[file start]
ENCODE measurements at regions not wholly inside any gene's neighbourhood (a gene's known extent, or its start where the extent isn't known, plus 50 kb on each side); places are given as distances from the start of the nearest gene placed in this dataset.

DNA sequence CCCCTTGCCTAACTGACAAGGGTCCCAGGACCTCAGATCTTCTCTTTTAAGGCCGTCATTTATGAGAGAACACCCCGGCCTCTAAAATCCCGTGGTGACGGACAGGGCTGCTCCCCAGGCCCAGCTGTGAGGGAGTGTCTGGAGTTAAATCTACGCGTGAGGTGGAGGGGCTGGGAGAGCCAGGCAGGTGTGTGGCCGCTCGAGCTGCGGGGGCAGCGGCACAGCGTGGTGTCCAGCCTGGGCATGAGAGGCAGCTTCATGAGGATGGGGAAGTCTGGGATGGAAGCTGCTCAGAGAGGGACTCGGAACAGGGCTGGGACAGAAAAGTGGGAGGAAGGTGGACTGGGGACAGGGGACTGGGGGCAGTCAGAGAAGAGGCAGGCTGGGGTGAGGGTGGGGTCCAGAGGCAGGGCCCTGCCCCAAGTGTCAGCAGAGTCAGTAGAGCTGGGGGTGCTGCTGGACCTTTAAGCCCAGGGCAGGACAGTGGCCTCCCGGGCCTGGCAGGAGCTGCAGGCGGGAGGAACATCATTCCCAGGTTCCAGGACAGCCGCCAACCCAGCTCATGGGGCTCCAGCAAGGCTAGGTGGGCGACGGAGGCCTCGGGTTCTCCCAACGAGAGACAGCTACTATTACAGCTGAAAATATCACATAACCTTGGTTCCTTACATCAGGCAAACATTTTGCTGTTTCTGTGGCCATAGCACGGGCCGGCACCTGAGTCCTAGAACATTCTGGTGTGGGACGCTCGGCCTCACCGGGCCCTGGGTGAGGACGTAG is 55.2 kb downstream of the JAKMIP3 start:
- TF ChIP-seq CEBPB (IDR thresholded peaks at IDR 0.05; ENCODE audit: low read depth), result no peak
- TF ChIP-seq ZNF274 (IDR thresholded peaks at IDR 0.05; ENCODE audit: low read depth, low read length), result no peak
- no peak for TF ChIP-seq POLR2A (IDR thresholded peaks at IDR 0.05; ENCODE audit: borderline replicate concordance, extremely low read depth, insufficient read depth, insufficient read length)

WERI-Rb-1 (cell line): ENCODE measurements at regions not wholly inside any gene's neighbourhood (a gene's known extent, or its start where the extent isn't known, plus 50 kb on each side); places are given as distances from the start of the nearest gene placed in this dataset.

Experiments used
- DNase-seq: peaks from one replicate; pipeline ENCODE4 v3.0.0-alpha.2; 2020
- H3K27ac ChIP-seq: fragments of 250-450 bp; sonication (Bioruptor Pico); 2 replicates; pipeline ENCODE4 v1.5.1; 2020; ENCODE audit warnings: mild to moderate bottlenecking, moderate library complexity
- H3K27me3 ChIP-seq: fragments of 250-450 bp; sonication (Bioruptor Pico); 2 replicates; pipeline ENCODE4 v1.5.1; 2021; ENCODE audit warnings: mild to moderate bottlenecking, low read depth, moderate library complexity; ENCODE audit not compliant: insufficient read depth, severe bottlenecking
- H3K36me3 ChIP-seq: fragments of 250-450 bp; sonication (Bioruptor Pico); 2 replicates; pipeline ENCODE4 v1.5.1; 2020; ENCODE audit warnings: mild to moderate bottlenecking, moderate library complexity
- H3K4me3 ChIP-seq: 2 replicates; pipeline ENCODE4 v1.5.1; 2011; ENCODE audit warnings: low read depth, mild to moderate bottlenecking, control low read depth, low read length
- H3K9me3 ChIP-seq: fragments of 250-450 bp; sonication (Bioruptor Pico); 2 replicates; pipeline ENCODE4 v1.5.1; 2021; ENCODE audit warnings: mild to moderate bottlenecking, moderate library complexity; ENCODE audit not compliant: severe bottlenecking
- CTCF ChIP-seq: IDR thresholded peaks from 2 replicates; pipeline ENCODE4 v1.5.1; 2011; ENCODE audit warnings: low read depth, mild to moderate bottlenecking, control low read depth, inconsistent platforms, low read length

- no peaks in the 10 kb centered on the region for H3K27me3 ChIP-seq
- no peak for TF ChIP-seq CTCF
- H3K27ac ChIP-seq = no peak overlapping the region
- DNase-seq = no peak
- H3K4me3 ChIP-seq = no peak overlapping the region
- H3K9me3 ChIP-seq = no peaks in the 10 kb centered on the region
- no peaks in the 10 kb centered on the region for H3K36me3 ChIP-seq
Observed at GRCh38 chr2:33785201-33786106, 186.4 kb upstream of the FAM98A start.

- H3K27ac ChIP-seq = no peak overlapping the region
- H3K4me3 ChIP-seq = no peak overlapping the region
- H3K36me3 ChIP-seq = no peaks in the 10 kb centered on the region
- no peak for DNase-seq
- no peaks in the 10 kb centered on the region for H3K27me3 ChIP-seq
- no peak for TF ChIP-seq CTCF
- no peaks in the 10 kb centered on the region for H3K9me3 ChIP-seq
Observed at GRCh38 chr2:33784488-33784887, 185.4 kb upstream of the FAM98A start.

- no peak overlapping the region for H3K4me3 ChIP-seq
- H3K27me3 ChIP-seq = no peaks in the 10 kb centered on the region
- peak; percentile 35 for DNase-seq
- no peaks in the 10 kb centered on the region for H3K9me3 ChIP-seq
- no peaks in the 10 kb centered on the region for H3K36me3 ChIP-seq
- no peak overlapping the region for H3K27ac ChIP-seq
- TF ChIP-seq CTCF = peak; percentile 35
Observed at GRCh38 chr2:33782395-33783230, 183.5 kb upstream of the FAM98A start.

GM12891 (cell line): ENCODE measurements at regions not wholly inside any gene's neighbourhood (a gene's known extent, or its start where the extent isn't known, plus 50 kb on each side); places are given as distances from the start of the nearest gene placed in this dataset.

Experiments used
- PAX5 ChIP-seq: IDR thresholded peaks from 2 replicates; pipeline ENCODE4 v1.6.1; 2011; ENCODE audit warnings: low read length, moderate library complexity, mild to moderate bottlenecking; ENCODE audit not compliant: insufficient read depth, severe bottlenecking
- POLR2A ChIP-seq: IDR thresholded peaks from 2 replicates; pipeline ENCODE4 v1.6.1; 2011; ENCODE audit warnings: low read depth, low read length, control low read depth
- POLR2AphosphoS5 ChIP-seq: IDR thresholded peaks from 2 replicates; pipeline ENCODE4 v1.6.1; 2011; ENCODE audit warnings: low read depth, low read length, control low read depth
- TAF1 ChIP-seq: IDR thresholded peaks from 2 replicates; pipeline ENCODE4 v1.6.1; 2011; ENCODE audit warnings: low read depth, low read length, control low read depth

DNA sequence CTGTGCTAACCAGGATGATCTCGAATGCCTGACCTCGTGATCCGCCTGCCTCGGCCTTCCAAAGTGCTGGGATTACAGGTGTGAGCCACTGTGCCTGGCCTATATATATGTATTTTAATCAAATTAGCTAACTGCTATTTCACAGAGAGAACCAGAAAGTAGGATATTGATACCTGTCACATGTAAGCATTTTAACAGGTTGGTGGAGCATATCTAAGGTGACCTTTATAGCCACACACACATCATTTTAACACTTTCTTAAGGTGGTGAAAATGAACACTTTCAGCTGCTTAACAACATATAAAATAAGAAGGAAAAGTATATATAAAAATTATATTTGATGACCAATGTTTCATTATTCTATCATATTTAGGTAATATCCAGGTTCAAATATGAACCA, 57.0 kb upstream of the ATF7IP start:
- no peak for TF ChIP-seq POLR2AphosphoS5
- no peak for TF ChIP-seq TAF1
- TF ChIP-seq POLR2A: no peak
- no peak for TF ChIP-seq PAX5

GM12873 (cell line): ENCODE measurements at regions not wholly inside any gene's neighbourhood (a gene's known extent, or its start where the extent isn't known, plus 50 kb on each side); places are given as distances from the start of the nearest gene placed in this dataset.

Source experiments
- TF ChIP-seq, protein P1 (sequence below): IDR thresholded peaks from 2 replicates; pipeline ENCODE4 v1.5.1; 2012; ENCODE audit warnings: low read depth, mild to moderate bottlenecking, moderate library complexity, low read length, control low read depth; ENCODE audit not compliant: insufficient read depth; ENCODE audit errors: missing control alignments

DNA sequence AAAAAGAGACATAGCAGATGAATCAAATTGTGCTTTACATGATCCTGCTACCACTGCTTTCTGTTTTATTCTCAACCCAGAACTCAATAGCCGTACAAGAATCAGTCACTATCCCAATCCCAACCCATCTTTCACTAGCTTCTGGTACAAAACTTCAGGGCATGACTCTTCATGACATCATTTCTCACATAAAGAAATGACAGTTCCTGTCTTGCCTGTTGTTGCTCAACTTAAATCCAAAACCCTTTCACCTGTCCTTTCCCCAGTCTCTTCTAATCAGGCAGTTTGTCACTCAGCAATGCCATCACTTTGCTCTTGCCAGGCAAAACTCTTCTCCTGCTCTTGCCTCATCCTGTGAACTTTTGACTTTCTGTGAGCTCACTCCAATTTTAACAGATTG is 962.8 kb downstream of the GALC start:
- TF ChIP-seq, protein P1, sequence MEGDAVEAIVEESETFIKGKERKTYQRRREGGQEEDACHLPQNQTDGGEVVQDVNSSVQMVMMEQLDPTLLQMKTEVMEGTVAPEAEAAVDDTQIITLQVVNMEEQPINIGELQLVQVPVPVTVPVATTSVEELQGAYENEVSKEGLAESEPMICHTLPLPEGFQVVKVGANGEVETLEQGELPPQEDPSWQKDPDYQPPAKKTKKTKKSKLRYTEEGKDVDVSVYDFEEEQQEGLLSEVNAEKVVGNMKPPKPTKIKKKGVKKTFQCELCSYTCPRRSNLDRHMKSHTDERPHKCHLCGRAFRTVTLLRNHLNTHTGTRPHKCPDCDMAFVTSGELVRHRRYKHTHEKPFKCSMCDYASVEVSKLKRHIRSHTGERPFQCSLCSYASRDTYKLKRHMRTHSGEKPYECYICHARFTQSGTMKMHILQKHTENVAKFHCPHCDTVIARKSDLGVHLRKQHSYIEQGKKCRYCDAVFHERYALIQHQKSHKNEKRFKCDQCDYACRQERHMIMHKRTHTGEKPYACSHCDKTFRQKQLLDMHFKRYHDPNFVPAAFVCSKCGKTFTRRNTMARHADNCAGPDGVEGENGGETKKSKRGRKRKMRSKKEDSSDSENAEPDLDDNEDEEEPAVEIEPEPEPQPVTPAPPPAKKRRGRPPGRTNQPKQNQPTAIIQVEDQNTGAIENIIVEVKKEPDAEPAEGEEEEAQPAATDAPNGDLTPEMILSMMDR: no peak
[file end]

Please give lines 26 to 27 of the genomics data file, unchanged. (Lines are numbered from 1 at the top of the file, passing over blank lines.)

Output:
- no peak for DNase-seq
- no peaks in the 10 kb centered on the region for H3K27me3 ChIP-seq